Honeypots can also be used to identify and catch internal threats before they can do any real damage. Internal threats from malicious insiders can be a major problem if there are weaknesses surrounding the permissions within the organization, giving disgruntled employees ways of exploiting the company’s data. But honeypots can preemptively identify internal weaknesses and threats just as effectively as external ones.

    Low false-positive rate

    Other types of technologies that identify security threats often have a high rate of false positives, where alerts flag nonexistent threats. But since honeypots cannot be accessed by legitimate means, there’s a very low rate of false positives.


    Since they are relatively low maintenance, and security teams don’t need to sift through large amounts of data searching for suspicious activity, honeypot technology is a cost-effective defense against online attacks. They have limited traffic and don’t have high server demands — especially in low-interaction systems. Honeypot software is also often open source, making it cheap and easy to implement.

    Essential training tool

    Cybersecurity staff can use honeypots as a cutting-edge training tool by analyzing the data gathered about online attacks. Honeypots are unparalleled in their ability to allow security personnel to remain up-to-date on new and evolving online threats.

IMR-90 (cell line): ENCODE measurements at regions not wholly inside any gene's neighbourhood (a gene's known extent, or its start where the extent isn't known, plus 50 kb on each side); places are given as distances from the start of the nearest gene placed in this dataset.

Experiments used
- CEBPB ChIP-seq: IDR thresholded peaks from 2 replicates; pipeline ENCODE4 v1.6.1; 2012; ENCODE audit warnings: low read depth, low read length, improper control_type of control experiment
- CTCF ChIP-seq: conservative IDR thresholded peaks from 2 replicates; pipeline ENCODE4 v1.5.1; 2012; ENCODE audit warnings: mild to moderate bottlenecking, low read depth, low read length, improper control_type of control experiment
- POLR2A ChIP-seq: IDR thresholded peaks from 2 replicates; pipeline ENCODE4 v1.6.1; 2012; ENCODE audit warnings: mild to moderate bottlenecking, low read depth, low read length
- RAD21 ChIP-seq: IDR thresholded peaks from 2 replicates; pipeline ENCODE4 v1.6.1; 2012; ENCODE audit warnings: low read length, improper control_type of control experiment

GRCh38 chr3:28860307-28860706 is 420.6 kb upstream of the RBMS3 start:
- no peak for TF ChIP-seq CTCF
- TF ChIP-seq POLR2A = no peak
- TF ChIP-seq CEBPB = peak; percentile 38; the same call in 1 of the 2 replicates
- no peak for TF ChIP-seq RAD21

An illustration of how honeypots help as a training aid against a wide range of cyberthreats.Honeypots are a valuable cybersecurity training aid against a wide range of threats.

    What are the risks of using a honeypot

    Despite their many uses, honeypots are not a silver bullet when it comes to cybersecurity, and they do have several disadvantages. Here are a few of the limitations and drawbacks of using a honeypot:

    Potential hijacking

    While honeypots are usually isolated from an organization’s main network, there is a risk that a hacker may be able to use the honeypot as a lateral gateway to access and attack an organization’s real systems. Alternatively, if a sophisticated, dangerous hacker can identify, or “fingerprint,” a honeypot using a honeypot detector, they could flip the ruse by launching fake attacks on the decoy system to distract from a real hacking attempt elsewhere.

    Limited data

    Because honeypots can only gather data from attempted attacks, there will be limited data to analyze if the honeypot fails to attract potential threats. Relying too heavily on the data gathered by a honeypot can be a risk in itself, as experienced hackers and more complex threats may be overlooked if an organization’s security team is focused only on the risks identified via the honeypot.

    Are honeypots illegal?

    Honeypots are not illegal, but there are legal issues around the gathering of personal data of users. In the U.S. there’s a broad exemption to federal privacy law referred to as the service provider protection exemption, which generally allows organizations to collect information on users in the context of protecting and securing their network.

    Other major pieces of legislation that govern the use of honeypots include the Electronic Communications Privacy Act in the U.S. and the E.U.’s General Data Protection Regulation (GDPR).

    Any organization that wants to use a website honeypot or another form of cyber trap should first check the privacy legislation in their specific jurisdiction to ensure that their use of a honeypot does not violate any laws or regulations.

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    Emily Nemchick